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The JCT 2011 Suite of Contracts – What Will Be Changing?
In September, JCT will be publishing a new 2011 suite of main contracts and sub-contracts which comply with the provisions of the new Construction Act.
It is essential for all employers, contractors and sub-contractors to familiarise themselves with the changes that will be made in the 2011 suite of contracts.
JCT has already released track-changed versions of its forthcoming 2011 contracts. Here, we outline some of the key changes to two of the most popular new contracts, JCT Design and Build 2011 (“D&B”) and JCT Standard Building Sub-Contract 2011 (“SBSC”).
Under D&B, the Employer is required to give a Payment Notice not later than 5 days after the due date for payment. Payments become due on the date the Employer receives the Contractor’s Interim Application, and the final date for payment is 14 days later.
Under SBSC, it is now optional for the Sub-Contractor to make a Payment Application. The Contractor is required to serve a Payment Notice not later than 5 days after the due date for payment, regardless of whether the Sub-Contractor submits a Payment Application or not.
For all new JCT contracts, Payment Notices must specify the sum which the payer considers to be due and the basis on which that sum has been calculated.
Under D&B, if the Employer fails to serve a Payment Notice, the amount due to the Contractor becomes the amount claimed in the Interim Application (subject to any Pay Less Notice served by the Employer). There is no express provision allowing the Contractor to serve a “default notice” if the Employer fails to serve a Payment Notice not later than 5 days after the due date. However, strictly speaking there is no need for the Contractor to serve a “default notice”, because it has already submitted its Interim Application indicating the sum it expects to be paid and the basis on which that sum was calculated.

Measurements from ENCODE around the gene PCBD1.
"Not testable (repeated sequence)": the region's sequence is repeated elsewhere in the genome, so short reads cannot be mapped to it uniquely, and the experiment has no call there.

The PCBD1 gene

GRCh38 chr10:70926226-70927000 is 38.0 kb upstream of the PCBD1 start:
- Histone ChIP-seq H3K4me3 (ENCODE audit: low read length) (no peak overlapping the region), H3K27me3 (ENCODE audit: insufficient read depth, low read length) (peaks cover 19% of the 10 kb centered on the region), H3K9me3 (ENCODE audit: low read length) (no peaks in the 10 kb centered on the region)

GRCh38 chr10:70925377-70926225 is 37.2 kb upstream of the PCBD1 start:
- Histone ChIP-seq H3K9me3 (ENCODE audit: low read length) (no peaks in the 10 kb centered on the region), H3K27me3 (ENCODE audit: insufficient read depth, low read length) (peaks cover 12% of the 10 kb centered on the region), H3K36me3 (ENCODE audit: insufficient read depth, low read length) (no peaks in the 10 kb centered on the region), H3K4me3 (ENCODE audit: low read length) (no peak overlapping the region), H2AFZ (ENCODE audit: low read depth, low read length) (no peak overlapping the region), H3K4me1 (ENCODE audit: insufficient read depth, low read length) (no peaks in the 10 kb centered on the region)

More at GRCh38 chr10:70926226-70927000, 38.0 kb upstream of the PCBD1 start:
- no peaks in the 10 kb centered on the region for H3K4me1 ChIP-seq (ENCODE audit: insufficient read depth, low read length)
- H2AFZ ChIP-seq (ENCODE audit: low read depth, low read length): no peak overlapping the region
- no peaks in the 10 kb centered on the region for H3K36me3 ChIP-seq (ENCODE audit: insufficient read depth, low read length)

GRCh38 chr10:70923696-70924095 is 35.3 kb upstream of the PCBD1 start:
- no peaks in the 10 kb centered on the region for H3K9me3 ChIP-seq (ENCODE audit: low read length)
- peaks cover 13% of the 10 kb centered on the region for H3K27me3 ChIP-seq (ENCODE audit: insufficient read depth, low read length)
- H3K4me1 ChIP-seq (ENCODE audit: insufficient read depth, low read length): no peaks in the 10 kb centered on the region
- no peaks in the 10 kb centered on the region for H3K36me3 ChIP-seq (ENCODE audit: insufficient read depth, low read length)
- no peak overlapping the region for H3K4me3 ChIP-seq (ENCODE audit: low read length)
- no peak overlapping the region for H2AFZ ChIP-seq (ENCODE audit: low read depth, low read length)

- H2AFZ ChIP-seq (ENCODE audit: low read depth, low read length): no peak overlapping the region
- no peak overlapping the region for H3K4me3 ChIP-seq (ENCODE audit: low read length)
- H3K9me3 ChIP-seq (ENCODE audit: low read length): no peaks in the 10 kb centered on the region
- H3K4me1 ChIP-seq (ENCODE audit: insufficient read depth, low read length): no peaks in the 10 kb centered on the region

Under SBSC, if the Contractor fails to serve a Payment Notice not later than 5 days after the due date, the amount specified in the Sub-Contractor’s Payment Application automatically becomes due (subject to any Pay Less Notice served by the Contractor).
However, submitting a Payment Application is optional and it may be that the Sub-Contractor has not made a Payment Application. In this case, if the Contractor fails to submit a Payment Notice, the Sub-Contractor is then required to submit a Payment Application setting out the sum it considers to be due and the basis on which that sum was calculated (effectively a “default notice”). The final date for payment is then postponed by the number of days that pass between the date the Contractor should have served the Payment Notice and the date the Sub-Contractor makes the “default” Payment Application
It is clear that Sub-Contractors will need to act quickly to submit “default” Payment Applications if they want to avoid the final date for payment being postponed. It is possible that Contractors could deliberately fail to serve Payment Notices with the intention of delaying the final date for payment. Sub-Contractors may therefore find it preferable to submit Payment Applications before the due date for payment so that this situation does not arise.
If the payer (the Employer/ Contractor) wants to withhold monies from the payee (the Contractor/Sub-Contractor), both D&B and SBSC require the payer to serve a Pay Less Notice no later than 5 days before the final date for payment. The Pay Less Notice must specify the sum which the payer considers to be due to the payee and the basis on which that sum was calculated. This requirement will be included in all new JCT contracts.
Service of Notices
Both D&B and SBSC confirm that even if the amount due to the payee is nil, the relevant Payment Notices and Pay Less Notices must still be given anyway.